A trend that was prominent at Lightfair, both at the seminars and in the industry trade show, was the fast-developing light emitting diode (LED) technology. In the past, LEDs have been used for low-brightness applications, such as small lamps and indicators on computers and other electronic gear. Today, 95 percent of the LED market is devoted to such devices as cell phones, automotive dashboard displays, and traffic lights. But LEDs are becoming brighter and more energy efficient, so they appear destined to provide an alternative to fluorescent and incandescent light in architectural settings.
In particular, the market is being transformed by high-brightness LEDs, a new class of devices developed in the early to mid-1990s. According to Lightfair speaker Robert Steele, Director of Optoelectronics for Strategies Unlimited, a Mountain View, California market researcher for the lighting industry, the technology and the markets have both advanced dramatically since the mid-90s.
Steele said the architectural market has been growing about 47 percent per year since 1995. "Other than [cell phone] handsets," he noted, "it's the fastest growing market right now. Within five years we see [the architectural] segment of the LED market being about 15 percent rather than the 5 percent it is today."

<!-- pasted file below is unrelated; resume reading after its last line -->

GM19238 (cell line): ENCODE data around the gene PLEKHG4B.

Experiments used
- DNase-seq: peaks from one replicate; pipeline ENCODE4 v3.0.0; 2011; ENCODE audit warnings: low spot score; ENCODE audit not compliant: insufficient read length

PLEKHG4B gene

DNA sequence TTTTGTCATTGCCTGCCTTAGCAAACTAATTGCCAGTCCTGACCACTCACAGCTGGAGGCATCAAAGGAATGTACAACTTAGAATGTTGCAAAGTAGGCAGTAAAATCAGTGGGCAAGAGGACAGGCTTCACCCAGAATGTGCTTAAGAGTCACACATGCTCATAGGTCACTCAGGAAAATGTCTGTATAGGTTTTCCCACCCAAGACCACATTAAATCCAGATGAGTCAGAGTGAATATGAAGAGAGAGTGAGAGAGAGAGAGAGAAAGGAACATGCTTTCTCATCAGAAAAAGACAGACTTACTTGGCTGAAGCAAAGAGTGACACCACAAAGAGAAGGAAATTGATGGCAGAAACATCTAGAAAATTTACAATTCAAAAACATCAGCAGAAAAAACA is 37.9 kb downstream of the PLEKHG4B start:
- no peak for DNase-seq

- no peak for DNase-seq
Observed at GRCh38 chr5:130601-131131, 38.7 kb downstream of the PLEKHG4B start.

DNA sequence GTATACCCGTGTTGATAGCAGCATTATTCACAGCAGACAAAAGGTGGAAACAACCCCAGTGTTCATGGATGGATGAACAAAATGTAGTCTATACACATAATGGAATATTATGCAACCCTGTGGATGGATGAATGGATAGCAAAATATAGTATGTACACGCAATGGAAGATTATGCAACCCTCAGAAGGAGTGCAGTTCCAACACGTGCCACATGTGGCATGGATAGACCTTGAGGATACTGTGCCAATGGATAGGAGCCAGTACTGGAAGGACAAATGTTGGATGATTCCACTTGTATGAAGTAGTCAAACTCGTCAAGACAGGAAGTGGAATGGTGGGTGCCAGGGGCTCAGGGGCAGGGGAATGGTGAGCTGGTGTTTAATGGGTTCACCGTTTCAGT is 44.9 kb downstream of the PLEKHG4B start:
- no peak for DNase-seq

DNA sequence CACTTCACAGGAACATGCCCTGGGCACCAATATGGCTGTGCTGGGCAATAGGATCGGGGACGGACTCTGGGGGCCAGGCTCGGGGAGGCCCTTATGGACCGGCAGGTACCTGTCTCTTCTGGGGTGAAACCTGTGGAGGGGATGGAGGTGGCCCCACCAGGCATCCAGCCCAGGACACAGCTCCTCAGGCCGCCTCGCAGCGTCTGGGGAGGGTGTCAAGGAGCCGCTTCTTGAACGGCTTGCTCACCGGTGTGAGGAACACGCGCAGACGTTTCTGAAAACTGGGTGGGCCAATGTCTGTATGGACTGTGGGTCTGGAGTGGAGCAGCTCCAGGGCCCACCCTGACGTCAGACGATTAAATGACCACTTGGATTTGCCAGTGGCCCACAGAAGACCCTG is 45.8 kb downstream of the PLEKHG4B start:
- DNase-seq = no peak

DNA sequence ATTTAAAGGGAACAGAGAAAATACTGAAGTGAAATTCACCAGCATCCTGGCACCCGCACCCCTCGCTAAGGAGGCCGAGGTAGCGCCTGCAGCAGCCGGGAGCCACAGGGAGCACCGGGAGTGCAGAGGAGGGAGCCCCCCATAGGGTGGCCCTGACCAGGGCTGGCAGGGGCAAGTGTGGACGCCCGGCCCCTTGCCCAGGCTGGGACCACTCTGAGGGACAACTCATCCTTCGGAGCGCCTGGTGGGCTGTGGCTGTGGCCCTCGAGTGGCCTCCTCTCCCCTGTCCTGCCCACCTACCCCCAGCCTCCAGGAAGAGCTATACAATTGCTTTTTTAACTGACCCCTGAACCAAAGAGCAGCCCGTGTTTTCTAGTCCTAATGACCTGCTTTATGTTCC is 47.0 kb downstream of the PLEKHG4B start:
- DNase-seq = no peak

As if to reinforce this point, at Lightfair's "New Product Showcase & Awards" presentation, the "Best New Product of the Year" award went to the Destiny ColorWash from TIR Systems. This LED-based luminaire offers a bright, uniform, and dynamic color wash. A design excellence award went to the Tech-Track from Tech Lighting. It is a field-shapable, low-voltage track system with an abundant selection of heads and glass pendants.
Among the courses on lighting fundamentals, one workshop focused on daylighting: the maximization of diffuse, indirect sunlight. The workshop was hosted by professors Joel Loveland, University of Washington, G.Z. Brown, University of Oregon, and Andrew Bierman of the Lighting Research Center (LRC) at the Renssalaer Polytechnic Institute.
Loveland is also a daylighting consultant with Seattle's Lighting Design Lab, which offers design assistance to architects. He notes that there is more to daylight design than simply adding windows and skylights. In fact, Loveland explained in the workshop, "Overglazing is probably the number one problem. We [consultants} take out more windows than we put in."
Although people designed buildings for thousands of years to admit or moderate sun penetration, the arrival of electric lighting in the 20th century allowed Western architects to neglect daylighting principles.
Renssalaer's LRC has orchestrated a new generation of research that draws from the empirical daylighting studies of Lisa Heschong and others who showed that daylit buildings improve human performance in, for instance, higher test scores for schoolchildren and better sales for retailers. LRC researchers also look at the biological relationship between sunlight, or lack thereof, and seasonal depression.